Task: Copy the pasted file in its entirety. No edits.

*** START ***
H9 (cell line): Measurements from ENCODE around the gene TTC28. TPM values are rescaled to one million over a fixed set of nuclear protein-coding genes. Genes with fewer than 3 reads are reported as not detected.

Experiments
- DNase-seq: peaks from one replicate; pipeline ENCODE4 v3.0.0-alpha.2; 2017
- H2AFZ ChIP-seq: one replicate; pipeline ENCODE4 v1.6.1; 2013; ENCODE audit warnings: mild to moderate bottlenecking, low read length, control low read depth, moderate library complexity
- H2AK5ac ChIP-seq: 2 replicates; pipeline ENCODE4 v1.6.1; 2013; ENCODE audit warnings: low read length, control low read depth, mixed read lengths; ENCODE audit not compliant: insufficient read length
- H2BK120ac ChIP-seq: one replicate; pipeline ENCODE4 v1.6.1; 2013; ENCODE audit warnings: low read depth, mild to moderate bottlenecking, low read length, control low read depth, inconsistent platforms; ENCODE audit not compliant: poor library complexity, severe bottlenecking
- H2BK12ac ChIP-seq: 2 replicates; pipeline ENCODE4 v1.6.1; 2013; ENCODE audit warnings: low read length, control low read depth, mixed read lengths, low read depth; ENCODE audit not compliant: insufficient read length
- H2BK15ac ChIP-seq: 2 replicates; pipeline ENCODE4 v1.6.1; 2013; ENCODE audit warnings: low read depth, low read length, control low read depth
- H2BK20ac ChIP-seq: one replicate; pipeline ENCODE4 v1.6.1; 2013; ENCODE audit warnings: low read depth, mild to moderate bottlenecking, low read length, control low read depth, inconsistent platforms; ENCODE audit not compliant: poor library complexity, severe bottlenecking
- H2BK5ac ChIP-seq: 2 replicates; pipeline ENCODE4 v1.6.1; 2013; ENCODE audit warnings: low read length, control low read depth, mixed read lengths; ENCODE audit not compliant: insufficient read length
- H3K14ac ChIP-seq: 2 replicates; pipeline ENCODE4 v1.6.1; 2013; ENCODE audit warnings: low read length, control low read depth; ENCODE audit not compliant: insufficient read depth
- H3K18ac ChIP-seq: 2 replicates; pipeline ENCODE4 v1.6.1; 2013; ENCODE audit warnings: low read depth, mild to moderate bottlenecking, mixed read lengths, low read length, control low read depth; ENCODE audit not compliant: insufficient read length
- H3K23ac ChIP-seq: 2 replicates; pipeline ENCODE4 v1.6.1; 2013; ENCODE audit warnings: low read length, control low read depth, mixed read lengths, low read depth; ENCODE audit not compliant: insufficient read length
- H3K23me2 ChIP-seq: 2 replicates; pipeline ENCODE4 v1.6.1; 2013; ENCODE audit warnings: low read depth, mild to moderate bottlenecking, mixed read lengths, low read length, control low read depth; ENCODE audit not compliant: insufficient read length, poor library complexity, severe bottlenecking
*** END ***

H9 (cell line): Measurements from ENCODE around the gene TTC28. TPM values are rescaled to one million over a fixed set of nuclear protein-coding genes. Genes with fewer than 3 reads are reported as not detected.

Experiments
- DNase-seq: peaks from one replicate; pipeline ENCODE4 v3.0.0-alpha.2; 2017
- H2AFZ ChIP-seq: one replicate; pipeline ENCODE4 v1.6.1; 2013; ENCODE audit warnings: mild to moderate bottlenecking, low read length, control low read depth, moderate library complexity
- H2AK5ac ChIP-seq: 2 replicates; pipeline ENCODE4 v1.6.1; 2013; ENCODE audit warnings: low read length, control low read depth, mixed read lengths; ENCODE audit not compliant: insufficient read length
- H2BK120ac ChIP-seq: one replicate; pipeline ENCODE4 v1.6.1; 2013; ENCODE audit warnings: low read depth, mild to moderate bottlenecking, low read length, control low read depth, inconsistent platforms; ENCODE audit not compliant: poor library complexity, severe bottlenecking
- H2BK12ac ChIP-seq: 2 replicates; pipeline ENCODE4 v1.6.1; 2013; ENCODE audit warnings: low read length, control low read depth, mixed read lengths, low read depth; ENCODE audit not compliant: insufficient read length
- H2BK15ac ChIP-seq: 2 replicates; pipeline ENCODE4 v1.6.1; 2013; ENCODE audit warnings: low read depth, low read length, control low read depth
- H2BK20ac ChIP-seq: one replicate; pipeline ENCODE4 v1.6.1; 2013; ENCODE audit warnings: low read depth, mild to moderate bottlenecking, low read length, control low read depth, inconsistent platforms; ENCODE audit not compliant: poor library complexity, severe bottlenecking
- H2BK5ac ChIP-seq: 2 replicates; pipeline ENCODE4 v1.6.1; 2013; ENCODE audit warnings: low read length, control low read depth, mixed read lengths; ENCODE audit not compliant: insufficient read length
- H3K14ac ChIP-seq: 2 replicates; pipeline ENCODE4 v1.6.1; 2013; ENCODE audit warnings: low read length, control low read depth; ENCODE audit not compliant: insufficient read depth
- H3K18ac ChIP-seq: 2 replicates; pipeline ENCODE4 v1.6.1; 2013; ENCODE audit warnings: low read depth, mild to moderate bottlenecking, mixed read lengths, low read length, control low read depth; ENCODE audit not compliant: insufficient read length
- H3K23ac ChIP-seq: 2 replicates; pipeline ENCODE4 v1.6.1; 2013; ENCODE audit warnings: low read length, control low read depth, mixed read lengths, low read depth; ENCODE audit not compliant: insufficient read length
- H3K23me2 ChIP-seq: 2 replicates; pipeline ENCODE4 v1.6.1; 2013; ENCODE audit warnings: low read depth, mild to moderate bottlenecking, mixed read lengths, low read length, control low read depth; ENCODE audit not compliant: insufficient read length, poor library complexity, severe bottlenecking